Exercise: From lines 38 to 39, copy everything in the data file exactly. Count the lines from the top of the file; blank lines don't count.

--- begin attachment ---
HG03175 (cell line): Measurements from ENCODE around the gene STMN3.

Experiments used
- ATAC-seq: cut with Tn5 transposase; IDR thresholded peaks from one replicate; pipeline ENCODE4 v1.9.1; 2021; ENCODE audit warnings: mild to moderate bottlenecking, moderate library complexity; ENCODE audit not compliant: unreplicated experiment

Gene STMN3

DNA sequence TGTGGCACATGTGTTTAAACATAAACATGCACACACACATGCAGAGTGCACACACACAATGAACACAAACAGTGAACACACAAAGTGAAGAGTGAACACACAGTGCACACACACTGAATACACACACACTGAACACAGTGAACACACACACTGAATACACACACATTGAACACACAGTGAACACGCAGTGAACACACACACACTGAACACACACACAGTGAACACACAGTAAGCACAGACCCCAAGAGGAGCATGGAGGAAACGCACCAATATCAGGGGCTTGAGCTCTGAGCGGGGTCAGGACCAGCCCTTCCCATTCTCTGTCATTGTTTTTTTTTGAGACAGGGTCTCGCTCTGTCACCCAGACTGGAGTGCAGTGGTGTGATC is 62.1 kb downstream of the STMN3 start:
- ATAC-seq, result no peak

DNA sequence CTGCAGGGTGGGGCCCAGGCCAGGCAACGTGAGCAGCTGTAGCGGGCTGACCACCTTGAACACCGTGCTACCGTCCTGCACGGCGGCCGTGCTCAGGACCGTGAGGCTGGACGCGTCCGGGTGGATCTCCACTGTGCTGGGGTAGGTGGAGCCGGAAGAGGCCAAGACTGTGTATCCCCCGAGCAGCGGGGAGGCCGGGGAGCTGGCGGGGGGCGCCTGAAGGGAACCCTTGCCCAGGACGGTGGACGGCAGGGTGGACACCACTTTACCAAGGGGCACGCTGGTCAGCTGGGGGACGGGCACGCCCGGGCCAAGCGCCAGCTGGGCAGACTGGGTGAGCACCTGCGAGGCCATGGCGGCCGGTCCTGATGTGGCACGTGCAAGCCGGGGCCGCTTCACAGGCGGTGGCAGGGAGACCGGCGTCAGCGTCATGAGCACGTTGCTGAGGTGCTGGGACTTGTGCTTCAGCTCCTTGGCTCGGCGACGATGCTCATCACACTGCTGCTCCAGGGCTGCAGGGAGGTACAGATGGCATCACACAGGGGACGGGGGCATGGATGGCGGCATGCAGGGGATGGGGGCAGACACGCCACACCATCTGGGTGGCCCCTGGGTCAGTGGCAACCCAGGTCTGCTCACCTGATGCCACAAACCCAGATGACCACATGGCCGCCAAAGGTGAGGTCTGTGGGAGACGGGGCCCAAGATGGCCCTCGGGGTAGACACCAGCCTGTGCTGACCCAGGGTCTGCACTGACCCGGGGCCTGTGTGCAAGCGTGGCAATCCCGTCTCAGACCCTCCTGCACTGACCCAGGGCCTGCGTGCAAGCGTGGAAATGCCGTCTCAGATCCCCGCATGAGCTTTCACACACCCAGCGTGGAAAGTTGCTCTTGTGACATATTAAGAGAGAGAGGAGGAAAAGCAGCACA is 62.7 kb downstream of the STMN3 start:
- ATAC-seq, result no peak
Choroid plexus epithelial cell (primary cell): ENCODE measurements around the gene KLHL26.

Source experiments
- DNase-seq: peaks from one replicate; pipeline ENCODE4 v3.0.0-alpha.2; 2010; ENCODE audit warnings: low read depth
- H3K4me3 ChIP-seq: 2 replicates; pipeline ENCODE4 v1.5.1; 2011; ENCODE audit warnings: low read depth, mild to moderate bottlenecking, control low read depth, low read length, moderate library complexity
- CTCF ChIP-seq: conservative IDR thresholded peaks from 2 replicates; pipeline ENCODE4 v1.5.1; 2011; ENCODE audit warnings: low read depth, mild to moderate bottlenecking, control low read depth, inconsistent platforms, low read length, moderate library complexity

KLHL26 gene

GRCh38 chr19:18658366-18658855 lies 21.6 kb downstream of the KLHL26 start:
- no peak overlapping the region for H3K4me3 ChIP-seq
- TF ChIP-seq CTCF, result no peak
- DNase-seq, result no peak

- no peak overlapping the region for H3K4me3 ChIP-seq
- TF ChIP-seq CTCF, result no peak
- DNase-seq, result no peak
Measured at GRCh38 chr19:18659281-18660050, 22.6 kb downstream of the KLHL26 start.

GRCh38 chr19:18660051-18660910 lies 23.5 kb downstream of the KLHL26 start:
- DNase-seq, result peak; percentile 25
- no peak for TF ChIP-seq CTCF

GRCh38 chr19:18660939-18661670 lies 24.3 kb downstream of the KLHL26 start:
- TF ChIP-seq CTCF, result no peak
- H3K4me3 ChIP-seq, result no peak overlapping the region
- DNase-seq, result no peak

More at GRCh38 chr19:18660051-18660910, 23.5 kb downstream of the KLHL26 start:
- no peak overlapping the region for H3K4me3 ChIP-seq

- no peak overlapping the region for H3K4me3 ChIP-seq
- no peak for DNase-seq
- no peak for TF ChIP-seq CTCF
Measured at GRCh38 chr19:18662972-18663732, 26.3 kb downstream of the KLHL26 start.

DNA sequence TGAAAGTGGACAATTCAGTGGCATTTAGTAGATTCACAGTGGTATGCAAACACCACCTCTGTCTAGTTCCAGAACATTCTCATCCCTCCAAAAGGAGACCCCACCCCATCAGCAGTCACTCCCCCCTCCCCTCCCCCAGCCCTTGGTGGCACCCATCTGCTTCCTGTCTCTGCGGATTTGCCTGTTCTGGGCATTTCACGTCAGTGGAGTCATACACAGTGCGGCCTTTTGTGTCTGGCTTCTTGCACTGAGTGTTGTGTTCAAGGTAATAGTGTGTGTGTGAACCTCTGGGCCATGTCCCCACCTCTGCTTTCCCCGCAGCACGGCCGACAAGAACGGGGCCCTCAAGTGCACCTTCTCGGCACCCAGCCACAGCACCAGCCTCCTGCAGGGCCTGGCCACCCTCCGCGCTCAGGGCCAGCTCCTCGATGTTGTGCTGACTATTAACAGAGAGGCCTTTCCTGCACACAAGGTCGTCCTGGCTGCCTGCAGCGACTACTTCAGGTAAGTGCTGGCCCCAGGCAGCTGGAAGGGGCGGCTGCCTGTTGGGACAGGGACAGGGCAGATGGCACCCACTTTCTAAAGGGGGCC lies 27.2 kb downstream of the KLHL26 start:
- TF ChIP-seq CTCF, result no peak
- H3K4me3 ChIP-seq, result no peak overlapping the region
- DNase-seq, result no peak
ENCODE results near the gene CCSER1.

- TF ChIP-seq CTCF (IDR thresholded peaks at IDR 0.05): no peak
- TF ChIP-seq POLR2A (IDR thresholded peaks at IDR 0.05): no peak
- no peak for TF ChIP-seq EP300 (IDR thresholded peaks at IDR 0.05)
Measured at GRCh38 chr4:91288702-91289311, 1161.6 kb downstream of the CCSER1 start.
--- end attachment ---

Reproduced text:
- H3K4me3 ChIP-seq, result no peak overlapping the region
- DNase-seq, result no peak